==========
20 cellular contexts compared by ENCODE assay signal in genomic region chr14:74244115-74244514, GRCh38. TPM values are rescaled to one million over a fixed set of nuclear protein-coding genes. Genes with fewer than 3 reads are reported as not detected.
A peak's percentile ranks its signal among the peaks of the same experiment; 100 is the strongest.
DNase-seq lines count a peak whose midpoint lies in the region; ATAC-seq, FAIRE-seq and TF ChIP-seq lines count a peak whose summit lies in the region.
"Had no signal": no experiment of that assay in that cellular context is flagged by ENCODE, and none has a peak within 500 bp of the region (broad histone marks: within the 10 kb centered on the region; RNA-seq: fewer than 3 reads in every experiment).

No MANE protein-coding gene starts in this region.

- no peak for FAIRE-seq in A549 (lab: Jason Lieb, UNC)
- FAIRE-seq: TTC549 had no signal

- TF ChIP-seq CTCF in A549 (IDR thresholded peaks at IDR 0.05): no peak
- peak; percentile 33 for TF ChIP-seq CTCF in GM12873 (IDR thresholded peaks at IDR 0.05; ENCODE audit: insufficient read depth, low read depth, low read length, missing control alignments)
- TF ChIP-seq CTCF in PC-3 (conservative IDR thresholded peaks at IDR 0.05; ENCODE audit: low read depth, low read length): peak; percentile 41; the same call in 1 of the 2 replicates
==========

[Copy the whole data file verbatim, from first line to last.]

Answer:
20 cellular contexts compared by ENCODE assay signal in genomic region chr14:74244115-74244514, GRCh38. TPM values are rescaled to one million over a fixed set of nuclear protein-coding genes. Genes with fewer than 3 reads are reported as not detected.
A peak's percentile ranks its signal among the peaks of the same experiment; 100 is the strongest.
DNase-seq lines count a peak whose midpoint lies in the region; ATAC-seq, FAIRE-seq and TF ChIP-seq lines count a peak whose summit lies in the region.
"Had no signal": no experiment of that assay in that cellular context is flagged by ENCODE, and none has a peak within 500 bp of the region (broad histone marks: within the 10 kb centered on the region; RNA-seq: fewer than 3 reads in every experiment).

No MANE protein-coding gene starts in this region.

- no peak for FAIRE-seq in A549 (lab: Jason Lieb, UNC)
- FAIRE-seq: TTC549 had no signal

- TF ChIP-seq CTCF in A549 (IDR thresholded peaks at IDR 0.05): no peak
- peak; percentile 33 for TF ChIP-seq CTCF in GM12873 (IDR thresholded peaks at IDR 0.05; ENCODE audit: insufficient read depth, low read depth, low read length, missing control alignments)
- TF ChIP-seq CTCF in PC-3 (conservative IDR thresholded peaks at IDR 0.05; ENCODE audit: low read depth, low read length): peak; percentile 41; the same call in 1 of the 2 replicates